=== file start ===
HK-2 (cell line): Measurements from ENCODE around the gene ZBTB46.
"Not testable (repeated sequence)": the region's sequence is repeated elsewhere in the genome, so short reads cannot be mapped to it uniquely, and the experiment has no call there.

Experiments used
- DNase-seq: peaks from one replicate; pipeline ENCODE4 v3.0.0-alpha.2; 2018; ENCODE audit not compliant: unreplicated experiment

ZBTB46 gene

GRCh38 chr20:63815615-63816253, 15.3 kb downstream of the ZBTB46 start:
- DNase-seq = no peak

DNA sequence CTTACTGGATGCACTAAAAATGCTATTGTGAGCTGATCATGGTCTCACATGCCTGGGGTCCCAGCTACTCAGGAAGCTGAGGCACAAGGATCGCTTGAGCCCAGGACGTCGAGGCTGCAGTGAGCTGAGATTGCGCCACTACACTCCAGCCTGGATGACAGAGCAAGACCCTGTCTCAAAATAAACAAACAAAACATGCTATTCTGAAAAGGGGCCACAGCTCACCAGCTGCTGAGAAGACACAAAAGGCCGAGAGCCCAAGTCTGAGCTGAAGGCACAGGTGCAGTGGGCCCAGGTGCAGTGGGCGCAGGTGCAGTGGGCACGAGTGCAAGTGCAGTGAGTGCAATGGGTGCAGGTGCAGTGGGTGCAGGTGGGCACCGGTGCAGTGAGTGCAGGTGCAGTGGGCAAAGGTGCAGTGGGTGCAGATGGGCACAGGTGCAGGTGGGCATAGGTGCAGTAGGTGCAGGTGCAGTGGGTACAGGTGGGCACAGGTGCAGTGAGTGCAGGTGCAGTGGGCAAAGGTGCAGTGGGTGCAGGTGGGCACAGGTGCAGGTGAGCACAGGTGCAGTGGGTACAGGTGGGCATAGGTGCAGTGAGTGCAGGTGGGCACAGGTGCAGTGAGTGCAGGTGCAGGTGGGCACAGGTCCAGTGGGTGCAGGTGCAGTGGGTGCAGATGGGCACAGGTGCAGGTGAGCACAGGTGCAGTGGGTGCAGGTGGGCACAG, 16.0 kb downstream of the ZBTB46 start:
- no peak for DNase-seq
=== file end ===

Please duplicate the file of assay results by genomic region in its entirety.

HK-2 (cell line): Measurements from ENCODE around the gene ZBTB46.
"Not testable (repeated sequence)": the region's sequence is repeated elsewhere in the genome, so short reads cannot be mapped to it uniquely, and the experiment has no call there.

Experiments used
- DNase-seq: peaks from one replicate; pipeline ENCODE4 v3.0.0-alpha.2; 2018; ENCODE audit not compliant: unreplicated experiment

ZBTB46 gene

GRCh38 chr20:63815615-63816253, 15.3 kb downstream of the ZBTB46 start:
- DNase-seq = no peak

DNA sequence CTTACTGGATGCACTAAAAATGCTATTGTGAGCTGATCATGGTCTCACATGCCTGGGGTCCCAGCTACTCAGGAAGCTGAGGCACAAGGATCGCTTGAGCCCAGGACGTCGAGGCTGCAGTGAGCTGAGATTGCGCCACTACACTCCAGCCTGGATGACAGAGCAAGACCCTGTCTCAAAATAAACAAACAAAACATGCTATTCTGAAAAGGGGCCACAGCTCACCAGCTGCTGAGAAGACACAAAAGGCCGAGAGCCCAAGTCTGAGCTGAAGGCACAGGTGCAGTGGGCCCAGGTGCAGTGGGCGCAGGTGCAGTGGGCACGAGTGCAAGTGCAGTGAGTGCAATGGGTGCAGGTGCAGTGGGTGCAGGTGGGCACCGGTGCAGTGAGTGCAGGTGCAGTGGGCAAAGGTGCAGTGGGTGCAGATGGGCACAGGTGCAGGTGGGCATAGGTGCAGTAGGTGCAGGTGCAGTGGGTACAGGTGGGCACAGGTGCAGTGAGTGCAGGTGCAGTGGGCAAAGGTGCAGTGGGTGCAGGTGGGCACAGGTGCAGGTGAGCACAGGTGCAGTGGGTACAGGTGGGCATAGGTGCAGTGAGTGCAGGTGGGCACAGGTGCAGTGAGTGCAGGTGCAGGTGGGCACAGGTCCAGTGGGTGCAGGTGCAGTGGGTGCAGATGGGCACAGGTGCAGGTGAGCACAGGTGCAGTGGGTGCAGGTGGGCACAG, 16.0 kb downstream of the ZBTB46 start:
- no peak for DNase-seq